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From Cristian Lorenzetto <cristian.lorenze...@gmail.com>
Subject Re: docid is just a signed int32
Date Sun, 21 Aug 2016 17:35:49 GMT
maybe using TopDocs.merge you can the same query on multiple indexes, with
multireader you can also to make join operation on different indexes

2016-08-21 19:31 GMT+02:00 Cristian Lorenzetto <
cristian.lorenzetto@gmail.com>:

> i m overviewing TopDocs.merge.
>
> What is the difference to use multiple SearchIndexer and then to use
> TopDocs or to use MultiReader?
>
> 2016-08-21 2:28 GMT+02:00 Cristian Lorenzetto <
> cristian.lorenzetto@gmail.com>:
>
>> For my opinion this study dont tell any thing more than before. Obviously
>> if you try to retrieve all data store in a single query the performance
>> will be not good. Lucene is fantastic But no magic. The physic laws
>> continue to work also with lucene. The query is designed for retrieving a
>> small part of a big store, not All The store. In addition i think The time
>> would be worst also if you dont sort documents. Using a sorted linked list
>> persisted i dont see relevant delays . Syncerely i dont understand also gc
>> memory limit with lucene algorithm. The size of memory used is not
>> proporzional to the datastore size, else lucene will be not scalable. The
>> problem to analize for me is another : considering The trend of big data to
>> encrease in The last years , considering The classical max size of a
>> database among those we know, considering The possibility or not to scale
>> up sharding in lucene in arrays defined dinamically or not , we can
>> evaluate if this refactoring has sense or not.
>>
>> Inviato da iPad
>>
>> > Il giorno 19 ago 2016, alle ore 05:50, Erick Erickson <
>> erickerickson@gmail.com> ha scritto:
>> >
>> > OK, I'm a little out of my league here, but I'll plow on anyway....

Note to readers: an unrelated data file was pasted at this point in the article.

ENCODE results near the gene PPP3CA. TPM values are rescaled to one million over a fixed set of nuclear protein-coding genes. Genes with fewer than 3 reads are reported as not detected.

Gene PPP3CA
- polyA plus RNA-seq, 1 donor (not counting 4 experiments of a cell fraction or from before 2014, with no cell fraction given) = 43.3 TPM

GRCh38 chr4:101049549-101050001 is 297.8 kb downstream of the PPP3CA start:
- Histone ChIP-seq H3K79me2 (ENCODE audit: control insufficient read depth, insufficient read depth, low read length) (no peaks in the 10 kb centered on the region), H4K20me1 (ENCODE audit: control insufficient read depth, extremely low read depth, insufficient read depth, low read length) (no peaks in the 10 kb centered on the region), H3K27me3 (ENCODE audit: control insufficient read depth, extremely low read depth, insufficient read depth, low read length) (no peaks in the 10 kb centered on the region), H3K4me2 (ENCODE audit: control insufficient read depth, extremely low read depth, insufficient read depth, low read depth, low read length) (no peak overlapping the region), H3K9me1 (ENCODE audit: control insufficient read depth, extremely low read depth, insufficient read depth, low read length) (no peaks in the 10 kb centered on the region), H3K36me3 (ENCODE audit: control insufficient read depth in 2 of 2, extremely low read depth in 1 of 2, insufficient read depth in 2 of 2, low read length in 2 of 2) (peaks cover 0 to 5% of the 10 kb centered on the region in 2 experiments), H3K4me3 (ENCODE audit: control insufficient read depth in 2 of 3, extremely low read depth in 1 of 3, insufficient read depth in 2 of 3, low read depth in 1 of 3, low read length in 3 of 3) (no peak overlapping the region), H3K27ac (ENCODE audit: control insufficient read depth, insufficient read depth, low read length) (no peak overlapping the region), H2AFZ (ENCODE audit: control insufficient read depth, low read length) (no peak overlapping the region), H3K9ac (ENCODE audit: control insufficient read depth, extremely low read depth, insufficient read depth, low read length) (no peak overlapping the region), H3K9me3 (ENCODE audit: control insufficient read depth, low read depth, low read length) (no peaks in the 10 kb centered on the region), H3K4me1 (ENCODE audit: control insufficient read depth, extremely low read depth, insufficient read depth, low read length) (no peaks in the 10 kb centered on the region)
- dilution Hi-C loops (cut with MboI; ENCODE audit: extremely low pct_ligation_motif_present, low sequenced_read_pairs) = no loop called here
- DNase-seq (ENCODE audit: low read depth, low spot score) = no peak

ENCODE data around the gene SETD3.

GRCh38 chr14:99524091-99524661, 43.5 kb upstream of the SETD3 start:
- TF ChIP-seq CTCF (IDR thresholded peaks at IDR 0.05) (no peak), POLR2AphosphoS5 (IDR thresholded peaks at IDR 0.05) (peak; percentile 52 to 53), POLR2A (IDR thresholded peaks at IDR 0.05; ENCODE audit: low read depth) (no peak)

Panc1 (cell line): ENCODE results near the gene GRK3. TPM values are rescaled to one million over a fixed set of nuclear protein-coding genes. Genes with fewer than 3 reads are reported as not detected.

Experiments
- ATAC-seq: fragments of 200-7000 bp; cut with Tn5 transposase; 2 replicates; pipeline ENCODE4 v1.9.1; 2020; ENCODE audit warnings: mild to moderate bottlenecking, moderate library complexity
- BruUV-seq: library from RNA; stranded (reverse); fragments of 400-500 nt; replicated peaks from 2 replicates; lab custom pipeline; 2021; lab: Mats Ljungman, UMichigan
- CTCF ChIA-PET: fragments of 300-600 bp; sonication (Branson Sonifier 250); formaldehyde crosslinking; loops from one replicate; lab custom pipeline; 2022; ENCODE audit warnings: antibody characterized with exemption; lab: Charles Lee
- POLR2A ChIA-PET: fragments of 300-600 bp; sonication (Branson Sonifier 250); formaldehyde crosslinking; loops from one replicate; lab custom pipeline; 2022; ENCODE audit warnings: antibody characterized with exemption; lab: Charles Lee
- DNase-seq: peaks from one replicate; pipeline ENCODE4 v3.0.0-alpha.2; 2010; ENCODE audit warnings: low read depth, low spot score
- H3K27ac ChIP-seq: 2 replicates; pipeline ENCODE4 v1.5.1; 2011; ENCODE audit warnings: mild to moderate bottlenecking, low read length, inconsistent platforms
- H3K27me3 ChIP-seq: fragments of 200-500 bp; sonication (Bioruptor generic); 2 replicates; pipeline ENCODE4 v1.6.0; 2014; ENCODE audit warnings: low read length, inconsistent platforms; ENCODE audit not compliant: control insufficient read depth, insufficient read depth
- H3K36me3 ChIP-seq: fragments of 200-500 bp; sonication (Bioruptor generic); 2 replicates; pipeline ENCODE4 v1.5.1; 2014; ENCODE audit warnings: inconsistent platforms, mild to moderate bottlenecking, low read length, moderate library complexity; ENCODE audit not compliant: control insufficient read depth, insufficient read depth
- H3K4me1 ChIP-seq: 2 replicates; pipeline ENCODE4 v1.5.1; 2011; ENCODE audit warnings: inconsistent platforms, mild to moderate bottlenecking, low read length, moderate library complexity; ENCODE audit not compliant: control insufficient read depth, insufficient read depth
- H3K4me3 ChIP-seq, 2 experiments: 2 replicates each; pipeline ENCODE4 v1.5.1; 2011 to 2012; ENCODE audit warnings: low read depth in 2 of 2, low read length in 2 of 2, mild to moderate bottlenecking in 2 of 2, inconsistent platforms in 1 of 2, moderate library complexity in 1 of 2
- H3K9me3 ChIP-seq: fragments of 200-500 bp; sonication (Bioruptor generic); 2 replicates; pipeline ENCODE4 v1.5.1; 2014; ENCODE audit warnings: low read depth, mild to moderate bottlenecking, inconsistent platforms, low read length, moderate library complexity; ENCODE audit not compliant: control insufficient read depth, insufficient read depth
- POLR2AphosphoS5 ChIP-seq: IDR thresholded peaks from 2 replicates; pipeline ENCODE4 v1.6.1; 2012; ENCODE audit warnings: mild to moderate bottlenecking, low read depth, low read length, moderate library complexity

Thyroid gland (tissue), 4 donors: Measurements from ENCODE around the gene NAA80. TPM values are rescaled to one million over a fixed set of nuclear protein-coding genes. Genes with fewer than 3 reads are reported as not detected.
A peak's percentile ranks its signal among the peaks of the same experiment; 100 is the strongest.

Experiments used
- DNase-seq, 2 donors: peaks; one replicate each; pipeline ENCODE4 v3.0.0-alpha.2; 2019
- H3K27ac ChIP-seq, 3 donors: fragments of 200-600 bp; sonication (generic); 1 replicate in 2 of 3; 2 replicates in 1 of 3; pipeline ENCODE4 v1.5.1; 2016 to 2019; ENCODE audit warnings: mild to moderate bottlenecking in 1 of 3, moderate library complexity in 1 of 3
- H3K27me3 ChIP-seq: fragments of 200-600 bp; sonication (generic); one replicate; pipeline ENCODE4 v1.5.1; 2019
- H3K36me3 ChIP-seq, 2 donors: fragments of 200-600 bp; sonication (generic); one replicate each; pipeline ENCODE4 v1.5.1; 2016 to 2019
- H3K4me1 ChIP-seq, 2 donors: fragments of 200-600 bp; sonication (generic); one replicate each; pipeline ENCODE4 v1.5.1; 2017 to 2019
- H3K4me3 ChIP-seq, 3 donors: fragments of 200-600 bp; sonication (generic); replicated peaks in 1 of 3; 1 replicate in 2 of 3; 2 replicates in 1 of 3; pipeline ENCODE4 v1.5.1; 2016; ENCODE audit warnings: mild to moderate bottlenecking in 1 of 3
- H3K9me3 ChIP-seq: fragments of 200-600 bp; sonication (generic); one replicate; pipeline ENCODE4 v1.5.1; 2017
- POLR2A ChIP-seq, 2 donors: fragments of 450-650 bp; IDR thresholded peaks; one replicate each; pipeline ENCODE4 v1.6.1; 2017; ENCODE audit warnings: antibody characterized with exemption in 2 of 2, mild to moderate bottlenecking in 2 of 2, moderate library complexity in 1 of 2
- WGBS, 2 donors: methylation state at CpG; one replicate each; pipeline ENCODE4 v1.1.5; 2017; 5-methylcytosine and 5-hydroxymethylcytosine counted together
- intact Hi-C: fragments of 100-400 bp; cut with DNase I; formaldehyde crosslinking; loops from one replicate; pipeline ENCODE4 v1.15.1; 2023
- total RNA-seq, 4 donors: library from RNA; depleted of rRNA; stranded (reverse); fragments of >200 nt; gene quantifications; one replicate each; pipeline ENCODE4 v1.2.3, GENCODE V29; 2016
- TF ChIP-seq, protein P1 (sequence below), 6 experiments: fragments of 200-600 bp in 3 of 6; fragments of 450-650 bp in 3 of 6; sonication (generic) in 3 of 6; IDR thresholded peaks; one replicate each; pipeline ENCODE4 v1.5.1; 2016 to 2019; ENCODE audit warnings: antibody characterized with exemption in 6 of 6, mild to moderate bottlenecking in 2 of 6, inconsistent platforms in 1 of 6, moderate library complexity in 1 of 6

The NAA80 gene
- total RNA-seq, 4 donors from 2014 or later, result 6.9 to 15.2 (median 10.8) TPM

>> >
>> > bq: There are use cases out there where >2^31 does make sense in a
>> single index
>> >
>> > Ok, let's put some definition to this and define the use-case
>> > specifically rather than
>> > be vague. I've just run an experiment for instance where I had 200M
>> > docs in a single
>> > shard (very small docs) and tried to sort by a date on all of them.
>> > Performance on the order of
>> > 5 seconds. 3B is what, 75 seconds? Does the use-case involve sorting?
>> > Faceting? If
>> > so the performance will probably be poor.
>> >
>> > This would be huge surgery I believe, and there hasn't been a
>> > compelling use-case
>> > in the search world for it. Unless and until that case is made I
>> > suspect this idea will
>> > meet with a lot of resistance.
>> >
>> > That said, I do understand that this is somewhat akin to "Nobody will
>> > ever need more
>> > than 64K of ram", meaning that some limits are assumed and eventually
>> become
>> > outmoded. But given Java's issues with memory and GC I suspect that
>> > it'll be really
>> > hard to justify the work this would take.
>> >
>> > FWIW,
>> > Erick
>> >
>> >
>> >> On Thu, Aug 18, 2016 at 6:31 PM, Trejkaz <trejkaz@trypticon.org>
>> wrote:
>> >>> On Thu, Aug 18, 2016 at 11:55 PM, Adrien Grand <jpountz@gmail.com>
>> wrote:
>> >>> No, IndexWriter enforces that the number of documents cannot go over
>> >>> IndexWriter.MAX_DOCS (which is a bit less than 2^31) and
>> >>> BaseCompositeReader computes the number of documents in a long
>> variable and
>> >>> ensures it is less than 2^31, so you cannot have indexes that contain
>> more
>> >>> than 2^31 documents.
>> >>>
>> >>> Larger collections should be written to multiple shards and use
>> >>> TopDocs.merge to merge results.
>> >>
>> >> But hang on:
>> >> * TopDocs#merge still returns a TopDocs.
>> >> * TopDocs still uses an array of ScoreDoc.
>> >> * ScoreDoc still uses an int doc ID.
>> >>
>> >> Looks like you're still screwed.
>> >>
>> >> I wish IndexReader would use long IDs too, because one IndexReader can
>> >> be across multiple shards too - it doesn't make much sense to me that
>> >> this is restricted, although "it's hard to fix in a
>> >> backwards-compatible way" is certainly a good reason. :D
>> >>
>> >> TX
>> >>
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>>
>
>

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